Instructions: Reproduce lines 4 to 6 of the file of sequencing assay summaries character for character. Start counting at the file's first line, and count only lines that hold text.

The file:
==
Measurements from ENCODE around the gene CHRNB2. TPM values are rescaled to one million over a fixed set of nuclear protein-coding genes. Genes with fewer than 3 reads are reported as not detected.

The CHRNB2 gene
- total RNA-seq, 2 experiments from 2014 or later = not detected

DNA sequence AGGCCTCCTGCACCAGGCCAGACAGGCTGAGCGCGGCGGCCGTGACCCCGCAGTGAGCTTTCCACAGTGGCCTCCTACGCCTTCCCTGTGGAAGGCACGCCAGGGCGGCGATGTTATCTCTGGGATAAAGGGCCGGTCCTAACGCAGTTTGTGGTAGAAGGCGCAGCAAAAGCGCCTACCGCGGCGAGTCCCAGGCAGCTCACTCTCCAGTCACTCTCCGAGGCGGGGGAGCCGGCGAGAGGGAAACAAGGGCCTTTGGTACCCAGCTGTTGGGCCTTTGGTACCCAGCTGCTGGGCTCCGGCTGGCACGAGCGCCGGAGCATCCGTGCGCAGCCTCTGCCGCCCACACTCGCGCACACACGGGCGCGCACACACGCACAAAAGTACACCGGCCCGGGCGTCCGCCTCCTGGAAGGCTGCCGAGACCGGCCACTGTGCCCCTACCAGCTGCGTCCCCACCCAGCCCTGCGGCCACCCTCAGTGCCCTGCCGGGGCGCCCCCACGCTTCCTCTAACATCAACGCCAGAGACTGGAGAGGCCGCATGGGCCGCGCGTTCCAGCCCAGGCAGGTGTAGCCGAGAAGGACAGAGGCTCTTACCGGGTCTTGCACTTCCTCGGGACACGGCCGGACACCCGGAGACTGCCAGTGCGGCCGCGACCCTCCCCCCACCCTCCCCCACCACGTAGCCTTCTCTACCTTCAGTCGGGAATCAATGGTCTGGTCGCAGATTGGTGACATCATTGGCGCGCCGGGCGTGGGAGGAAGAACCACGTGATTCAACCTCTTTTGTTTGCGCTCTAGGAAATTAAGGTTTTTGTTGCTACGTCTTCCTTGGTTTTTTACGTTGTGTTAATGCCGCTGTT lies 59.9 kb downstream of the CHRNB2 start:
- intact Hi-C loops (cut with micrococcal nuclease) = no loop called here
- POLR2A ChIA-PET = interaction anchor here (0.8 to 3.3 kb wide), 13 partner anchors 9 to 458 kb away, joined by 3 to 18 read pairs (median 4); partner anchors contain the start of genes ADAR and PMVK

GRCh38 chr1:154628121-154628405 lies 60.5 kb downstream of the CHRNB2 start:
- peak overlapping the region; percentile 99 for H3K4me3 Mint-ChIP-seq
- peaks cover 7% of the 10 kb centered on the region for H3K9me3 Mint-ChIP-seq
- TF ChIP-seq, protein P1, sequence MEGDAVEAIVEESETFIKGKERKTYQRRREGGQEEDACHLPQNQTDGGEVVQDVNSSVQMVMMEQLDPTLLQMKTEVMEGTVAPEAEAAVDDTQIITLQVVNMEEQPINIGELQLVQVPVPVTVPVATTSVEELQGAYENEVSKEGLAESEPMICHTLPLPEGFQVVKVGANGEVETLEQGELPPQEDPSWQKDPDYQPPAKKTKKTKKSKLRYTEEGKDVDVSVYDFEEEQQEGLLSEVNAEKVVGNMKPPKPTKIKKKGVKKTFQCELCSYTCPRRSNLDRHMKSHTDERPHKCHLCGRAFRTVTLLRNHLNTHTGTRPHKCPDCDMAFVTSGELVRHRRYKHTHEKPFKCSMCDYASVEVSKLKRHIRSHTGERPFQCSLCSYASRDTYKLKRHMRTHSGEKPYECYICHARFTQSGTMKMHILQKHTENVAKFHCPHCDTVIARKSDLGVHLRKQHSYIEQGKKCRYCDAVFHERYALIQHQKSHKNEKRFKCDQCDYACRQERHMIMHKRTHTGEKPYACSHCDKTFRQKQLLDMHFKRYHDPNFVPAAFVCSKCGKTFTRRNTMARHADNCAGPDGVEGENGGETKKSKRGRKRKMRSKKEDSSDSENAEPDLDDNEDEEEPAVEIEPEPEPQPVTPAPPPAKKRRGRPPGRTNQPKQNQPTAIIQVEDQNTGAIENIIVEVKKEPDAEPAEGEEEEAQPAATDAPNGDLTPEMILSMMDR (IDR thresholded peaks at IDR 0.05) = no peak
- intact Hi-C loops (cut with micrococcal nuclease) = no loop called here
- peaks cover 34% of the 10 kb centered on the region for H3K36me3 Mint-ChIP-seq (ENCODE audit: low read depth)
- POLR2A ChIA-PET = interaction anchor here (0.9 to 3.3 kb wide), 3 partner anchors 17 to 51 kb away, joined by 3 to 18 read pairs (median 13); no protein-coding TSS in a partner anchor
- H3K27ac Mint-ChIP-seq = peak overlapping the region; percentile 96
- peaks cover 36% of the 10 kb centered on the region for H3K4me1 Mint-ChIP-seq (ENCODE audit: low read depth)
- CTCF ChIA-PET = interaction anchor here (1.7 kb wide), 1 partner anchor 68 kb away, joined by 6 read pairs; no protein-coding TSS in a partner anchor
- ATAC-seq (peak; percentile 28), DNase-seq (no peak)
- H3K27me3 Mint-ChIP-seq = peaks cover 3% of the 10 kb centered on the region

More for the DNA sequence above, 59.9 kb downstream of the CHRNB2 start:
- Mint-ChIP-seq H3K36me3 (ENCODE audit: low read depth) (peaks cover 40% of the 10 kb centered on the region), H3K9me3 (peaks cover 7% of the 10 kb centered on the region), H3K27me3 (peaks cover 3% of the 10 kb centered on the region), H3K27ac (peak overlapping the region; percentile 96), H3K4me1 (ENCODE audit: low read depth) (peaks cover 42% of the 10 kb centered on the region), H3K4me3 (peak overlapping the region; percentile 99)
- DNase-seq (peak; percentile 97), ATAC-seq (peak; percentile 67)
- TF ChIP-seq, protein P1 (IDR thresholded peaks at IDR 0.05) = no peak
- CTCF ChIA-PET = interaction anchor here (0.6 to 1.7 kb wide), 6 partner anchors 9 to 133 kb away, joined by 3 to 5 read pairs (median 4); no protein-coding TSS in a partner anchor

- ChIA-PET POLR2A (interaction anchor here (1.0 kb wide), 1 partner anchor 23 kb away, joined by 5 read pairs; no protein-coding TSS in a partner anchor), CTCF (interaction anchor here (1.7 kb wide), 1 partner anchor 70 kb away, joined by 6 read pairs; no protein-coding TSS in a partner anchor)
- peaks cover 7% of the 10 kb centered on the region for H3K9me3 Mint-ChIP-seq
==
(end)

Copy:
DNA sequence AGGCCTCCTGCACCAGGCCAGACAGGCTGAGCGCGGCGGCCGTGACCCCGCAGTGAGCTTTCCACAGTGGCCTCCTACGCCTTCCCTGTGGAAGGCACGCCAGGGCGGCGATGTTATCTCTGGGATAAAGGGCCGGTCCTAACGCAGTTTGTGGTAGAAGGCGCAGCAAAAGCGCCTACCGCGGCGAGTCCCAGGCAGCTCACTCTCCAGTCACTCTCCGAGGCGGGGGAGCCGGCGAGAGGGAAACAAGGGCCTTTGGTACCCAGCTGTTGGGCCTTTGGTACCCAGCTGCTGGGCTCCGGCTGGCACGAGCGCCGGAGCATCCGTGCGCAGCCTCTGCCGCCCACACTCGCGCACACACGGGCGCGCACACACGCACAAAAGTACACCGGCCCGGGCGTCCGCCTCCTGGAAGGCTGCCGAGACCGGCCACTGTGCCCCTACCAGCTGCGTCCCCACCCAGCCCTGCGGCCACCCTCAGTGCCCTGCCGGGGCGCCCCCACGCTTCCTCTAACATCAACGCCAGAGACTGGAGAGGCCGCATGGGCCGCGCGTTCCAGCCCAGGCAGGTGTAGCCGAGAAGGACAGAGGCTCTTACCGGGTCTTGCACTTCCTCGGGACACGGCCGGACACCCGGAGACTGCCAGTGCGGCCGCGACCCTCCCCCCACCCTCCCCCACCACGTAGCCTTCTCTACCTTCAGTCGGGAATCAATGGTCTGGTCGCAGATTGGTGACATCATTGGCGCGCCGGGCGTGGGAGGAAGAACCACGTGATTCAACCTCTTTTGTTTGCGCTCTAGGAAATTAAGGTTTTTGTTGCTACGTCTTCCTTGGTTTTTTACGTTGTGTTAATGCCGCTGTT lies 59.9 kb downstream of the CHRNB2 start:
- intact Hi-C loops (cut with micrococcal nuclease) = no loop called here
- POLR2A ChIA-PET = interaction anchor here (0.8 to 3.3 kb wide), 13 partner anchors 9 to 458 kb away, joined by 3 to 18 read pairs (median 4); partner anchors contain the start of genes ADAR and PMVK